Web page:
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Re^5: Dynamic variables

by dsb (Chaplain)
on Jul 23, 2004 at 12:32 UTC ( #376865=note: print w/ replies, xml ) Need Help??


in reply to Re^4: Dynamic variables
in thread Dynamic variables

I find that, especially with complex data structures, the -> notation can clarify things by seperating my identifiers.

You also pick as examples of dereferencing notations that can tend to look complex to an inexperienced programmer whether they are references or not. All of the examples you cite for complexity can be rewritten using less confusing notations.

for (0 .. $#{$aref}) {} # or for (@$aref) {} @{$aref2} = ...; #or @$aref2 = ...;
I'm not sure why you don't show that the curly braces can be left out during dereferencing.
dsb
This is my cool %SIG


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Re^6: Dynamic variables
by revdiablo (Prior) on Jul 23, 2004 at 20:49 UTC
    I find that, especially with complex data structures, the -> notation can clarify things by seperating my identifiers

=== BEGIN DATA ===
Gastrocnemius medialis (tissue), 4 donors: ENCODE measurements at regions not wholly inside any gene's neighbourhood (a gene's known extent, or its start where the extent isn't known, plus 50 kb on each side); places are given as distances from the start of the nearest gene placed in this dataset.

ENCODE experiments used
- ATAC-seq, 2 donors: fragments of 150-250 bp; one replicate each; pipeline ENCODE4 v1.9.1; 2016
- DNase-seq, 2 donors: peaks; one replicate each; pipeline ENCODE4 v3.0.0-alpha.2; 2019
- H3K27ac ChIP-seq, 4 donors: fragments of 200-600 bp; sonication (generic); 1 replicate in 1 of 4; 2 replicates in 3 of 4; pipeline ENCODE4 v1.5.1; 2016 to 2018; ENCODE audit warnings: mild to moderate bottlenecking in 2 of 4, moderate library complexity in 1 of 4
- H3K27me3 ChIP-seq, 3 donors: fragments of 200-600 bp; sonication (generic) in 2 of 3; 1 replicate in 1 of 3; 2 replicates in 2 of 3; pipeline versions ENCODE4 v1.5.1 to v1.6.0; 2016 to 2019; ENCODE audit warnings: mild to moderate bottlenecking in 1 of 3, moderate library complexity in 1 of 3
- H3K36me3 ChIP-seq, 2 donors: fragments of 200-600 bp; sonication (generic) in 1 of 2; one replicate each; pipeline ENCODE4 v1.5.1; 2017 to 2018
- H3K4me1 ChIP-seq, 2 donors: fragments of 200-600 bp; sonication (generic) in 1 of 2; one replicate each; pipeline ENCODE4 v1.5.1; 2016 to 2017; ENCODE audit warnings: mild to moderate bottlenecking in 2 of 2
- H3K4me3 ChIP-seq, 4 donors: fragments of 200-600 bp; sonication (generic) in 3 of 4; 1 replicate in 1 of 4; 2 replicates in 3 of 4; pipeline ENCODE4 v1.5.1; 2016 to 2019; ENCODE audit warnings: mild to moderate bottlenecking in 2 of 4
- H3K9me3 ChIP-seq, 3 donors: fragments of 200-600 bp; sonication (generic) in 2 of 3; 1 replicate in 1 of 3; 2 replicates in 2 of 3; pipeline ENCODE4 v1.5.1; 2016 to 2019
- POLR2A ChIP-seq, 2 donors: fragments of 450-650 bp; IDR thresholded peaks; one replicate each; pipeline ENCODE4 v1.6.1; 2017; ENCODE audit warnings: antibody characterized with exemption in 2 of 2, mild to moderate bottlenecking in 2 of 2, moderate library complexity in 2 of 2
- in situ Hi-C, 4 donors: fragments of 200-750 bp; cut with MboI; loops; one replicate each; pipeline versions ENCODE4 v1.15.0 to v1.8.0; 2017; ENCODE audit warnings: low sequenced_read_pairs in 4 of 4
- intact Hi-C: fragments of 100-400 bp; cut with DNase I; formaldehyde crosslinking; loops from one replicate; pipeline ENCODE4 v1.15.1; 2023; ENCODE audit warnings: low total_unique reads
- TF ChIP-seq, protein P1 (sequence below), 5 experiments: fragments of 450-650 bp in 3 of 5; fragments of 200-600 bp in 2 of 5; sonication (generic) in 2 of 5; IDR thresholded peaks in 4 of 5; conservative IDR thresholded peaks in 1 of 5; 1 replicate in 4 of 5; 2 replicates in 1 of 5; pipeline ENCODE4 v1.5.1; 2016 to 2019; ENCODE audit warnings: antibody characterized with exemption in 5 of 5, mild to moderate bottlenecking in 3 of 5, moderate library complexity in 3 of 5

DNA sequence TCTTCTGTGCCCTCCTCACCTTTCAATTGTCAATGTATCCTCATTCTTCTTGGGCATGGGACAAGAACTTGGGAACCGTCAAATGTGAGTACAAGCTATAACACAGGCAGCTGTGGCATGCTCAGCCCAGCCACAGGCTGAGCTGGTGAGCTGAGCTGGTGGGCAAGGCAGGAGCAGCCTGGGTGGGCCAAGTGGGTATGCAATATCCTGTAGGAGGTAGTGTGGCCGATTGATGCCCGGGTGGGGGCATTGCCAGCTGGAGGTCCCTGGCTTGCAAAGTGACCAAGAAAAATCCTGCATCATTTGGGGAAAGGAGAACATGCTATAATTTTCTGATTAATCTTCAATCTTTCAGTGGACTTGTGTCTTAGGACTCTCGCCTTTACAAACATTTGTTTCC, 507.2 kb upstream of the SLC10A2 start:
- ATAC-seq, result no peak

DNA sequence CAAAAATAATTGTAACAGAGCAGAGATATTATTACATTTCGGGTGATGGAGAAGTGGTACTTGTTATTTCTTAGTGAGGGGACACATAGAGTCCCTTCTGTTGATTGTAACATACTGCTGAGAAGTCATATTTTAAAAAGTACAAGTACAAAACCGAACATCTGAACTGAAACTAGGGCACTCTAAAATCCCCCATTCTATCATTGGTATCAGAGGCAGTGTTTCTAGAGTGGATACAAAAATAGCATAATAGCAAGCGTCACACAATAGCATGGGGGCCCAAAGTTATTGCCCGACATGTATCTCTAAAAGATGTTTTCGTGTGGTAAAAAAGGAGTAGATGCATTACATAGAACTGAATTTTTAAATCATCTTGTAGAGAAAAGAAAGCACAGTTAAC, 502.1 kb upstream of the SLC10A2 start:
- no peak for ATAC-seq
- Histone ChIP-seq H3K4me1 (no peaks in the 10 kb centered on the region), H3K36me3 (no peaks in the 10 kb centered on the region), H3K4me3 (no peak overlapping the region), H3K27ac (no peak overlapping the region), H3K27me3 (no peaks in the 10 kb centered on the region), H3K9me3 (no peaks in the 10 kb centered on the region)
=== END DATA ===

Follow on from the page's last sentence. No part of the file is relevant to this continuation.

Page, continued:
I find this view rather bizarre. I think the balanced nature of subscript delimiters clarifies things pretty well as it is. To each his own, I suppose.

    All of the examples you cite for complexity can be rewritten using less confusing notations.

    This statement may be true, but your for loop example is not the same as mine. Looping on array indexes and array elements is not the same thing. Sometimes you need the index as well as the value it points to.

    I'm not sure why you don't show that the curly braces can be left out during dereferencing

    I generally use the braces for clarity. I suppose that's a bit of a contradiction over my earlier claim of trying to avoid visual noise, but there it is. You're probably right that I should have mentioned it, though. I just didn't think to do so.

    That said, this whole conversation thread is kind of strange. Am I actually defending the use of plain data structures over references? What's the point? You can use references 100% of the time if you want, but I'll stick to the regular type of variables.

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